Saturday, May 26, 2012

3538 I'm actually a MAN! Apparently a gay man....

Saturday, May 26, 2012

Female spiders eat the males after mating because collecting
life insurance is easier than collecting child support.


The kids left for Pennsylvania this morning, to visit Hercules' folks.  Returning late tomorrow.

The temperature was 75 F at 9:30 this morning, but it's very sunny and humid, so it feels hotter.  Supposed to get into the 80s.  I've finally turned the A/C on.

I've got a van to unload, bookcases to assemble, acres of laundry piles, and a drift of paper and photographs to sort and file, so I'll appreciate the uninterrupted alone time.  Naturally, I've brought papers down from the country house, but but not yet the file cabinets. I'm using those brown accordion folders.

I found a large box of vacation photos in the country house den closet.  Not MY vacations - Jay and his ex-wife's vacations.  I started to throw them away, and then reconsidered.  I know where she lives.  So on my way back, I stopped at her house in the village and dropped them off with her boyfriend.  I'm glad she wasn't home, because I really didn't want to talk with her, but I do feel virtuous about giving her the photos. (Even though when she and Jay split, she took every photo she could find, and Jay had to beg for some of the negatives.  Yeah, residual bitterness.  She knew they were important to him and it did crush him.  He was a shutterbug.)


Google "Steve Crecelius".  Stories all over the internet about him/her.  I guess there's a dearth of real news.  Or maybe it's just that sensationalism sells advertising.  When I read the first story (Yahoo front page), it annoyed me so much I searched around to find a REAL story that didn't appeal to the ignorant.  Doesn't exist.

He was in his forties, I think, father of six children, and discovered from a kidney ultrasound five years ago that he had ovaries, in addition to the usual male equipment.  The headlines say he discovered he's actually a woman!.

Um, no.  He's a man who also has ovaries and therefore estrogen, in addition to the testes and testosterone.  There's no uterus or vagina, although the estrogen did cause small breasts.  Otherwise he has all the usual secondary male sexual characteristics, like a beard, and he's attracted to women. 

But he has decided he's actually a woman!, since as a child he enjoyed playing with his mother's makeup (lots of little boys do), likes dresses, and he "walks like a girl".  Um, a girl walks like a girl because she has wider hips, and has been culturally conditioned to walk that way.  You, Steve/Stevie, do not have a girl's hips, you are still not a girl.  You just have some extraneous ovaries kicking out estrogen that confuses your head.  Let's not forget that the testes and everything that goes with them works just fine.  If you're confused, have the ovaries removed.  You obviously don't need them.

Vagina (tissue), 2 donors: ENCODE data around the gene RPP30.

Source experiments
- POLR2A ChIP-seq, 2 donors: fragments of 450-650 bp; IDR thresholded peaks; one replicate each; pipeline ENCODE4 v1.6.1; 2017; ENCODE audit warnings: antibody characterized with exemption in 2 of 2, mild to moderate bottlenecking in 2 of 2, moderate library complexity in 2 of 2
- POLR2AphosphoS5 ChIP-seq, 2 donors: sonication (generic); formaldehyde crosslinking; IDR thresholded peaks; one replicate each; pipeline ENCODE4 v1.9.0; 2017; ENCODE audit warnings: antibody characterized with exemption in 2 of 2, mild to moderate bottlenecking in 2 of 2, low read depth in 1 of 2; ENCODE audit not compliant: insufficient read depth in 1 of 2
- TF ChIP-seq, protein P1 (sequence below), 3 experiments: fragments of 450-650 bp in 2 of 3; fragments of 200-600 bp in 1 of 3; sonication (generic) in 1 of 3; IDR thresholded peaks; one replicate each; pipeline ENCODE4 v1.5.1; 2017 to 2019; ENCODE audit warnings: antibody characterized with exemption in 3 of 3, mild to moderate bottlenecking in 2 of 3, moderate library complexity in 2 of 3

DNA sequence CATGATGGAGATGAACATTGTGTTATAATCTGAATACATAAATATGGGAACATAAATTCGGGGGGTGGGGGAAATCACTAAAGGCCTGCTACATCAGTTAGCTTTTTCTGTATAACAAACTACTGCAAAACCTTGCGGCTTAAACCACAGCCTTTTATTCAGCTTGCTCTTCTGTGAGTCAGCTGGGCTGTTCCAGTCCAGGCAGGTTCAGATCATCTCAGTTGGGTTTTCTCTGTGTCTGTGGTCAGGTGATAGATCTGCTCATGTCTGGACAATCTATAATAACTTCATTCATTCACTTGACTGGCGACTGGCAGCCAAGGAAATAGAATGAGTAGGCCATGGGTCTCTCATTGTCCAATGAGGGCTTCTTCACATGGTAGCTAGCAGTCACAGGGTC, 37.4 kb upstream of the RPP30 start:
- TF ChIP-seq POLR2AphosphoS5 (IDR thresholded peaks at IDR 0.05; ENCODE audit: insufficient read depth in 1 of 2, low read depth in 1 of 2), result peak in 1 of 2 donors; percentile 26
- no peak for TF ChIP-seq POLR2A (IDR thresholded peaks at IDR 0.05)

His wife took him shopping for his first bra.  (Another forehead dent in my desk.)  Steve, you've gone all your life without a bra.  You don't need one now.   Even REAL women don't need bras to be women.

The male/female classifications are not black and white.  100% male and 100% female are extreme ends of a spectrum.  There are many gradations, many combinations of accoutrements, and many physical and hormonal reasons for them.  Something like 1 in 10 babies are born somewhere on that scale other than the extremes (probably more, it's just not immediately obvious).  Wikipedia has a good article on it (intersex).  Most people fall somewhere close to one end or the other.  I for example, are high in androgens, and have what is medically termed clitoral hypertrophy (clitoromegaly), although not freakishly so, nothing to write home about.  I'm just well beyond the norms.   But there's never been any question that I'm completely female.

Until now!

Oh my God!  I mostly don't wear makeup, I've never liked makeup, wear it out socially only because it's expected and a sexual advantage in attracting male attention.  I don't especially like dresses and skirts, prefer pants, but wear "feminine" things, again because it's expected and a sexual lure.  I really do like attracting men.  But ... Holy Crap!  According to Steve/Stevie's logic, I'm actually a man!

So stop calling me Silk.  I'm really Sylvester.

(Heh.  I can't wait until Steve hits menopause and the estrogen wanes.  How silly is he going to feel then?)


Yeah, I know that there are men who go through sexual reassignment surgery to become women, but are still attracted to women.  Yeah, I know it's all mixed up, both physical manifestations and psychological.  But Steve's case is different, in my opinion, in that he never "felt like a woman trapped in a man's body".  Never felt homosexual.  He just had a slightly feminizing influence from more estrogen than is usual in males. 

Friday, May 25, 2012

3537 Hair! The solution!

Friday, May 25, 2012

The underwire in a woman’s bra deflected a bullet. It also lifted, separated, defined and supported.  Her terrified thong tried to hide and was almost impossible to remove from the scene.


Hair saga:   When my hair was long, it was easy.  I just trimmed the ends, and for bangs I'd grab a hank, hold it straight up and make one cut, automatic taper.  Done.  I'd been doing that all my life, because when my mother was in charge of my hair, I'd never had a salon cut that didn't leave me crying.

Eighteen months ago I decided to go short.  I tried salons again, thinking that hey, I'm adult, I'm in charge now.  They pretty much did what they wanted to do, not what I wanted, no matter what I said, and I wasn't happy.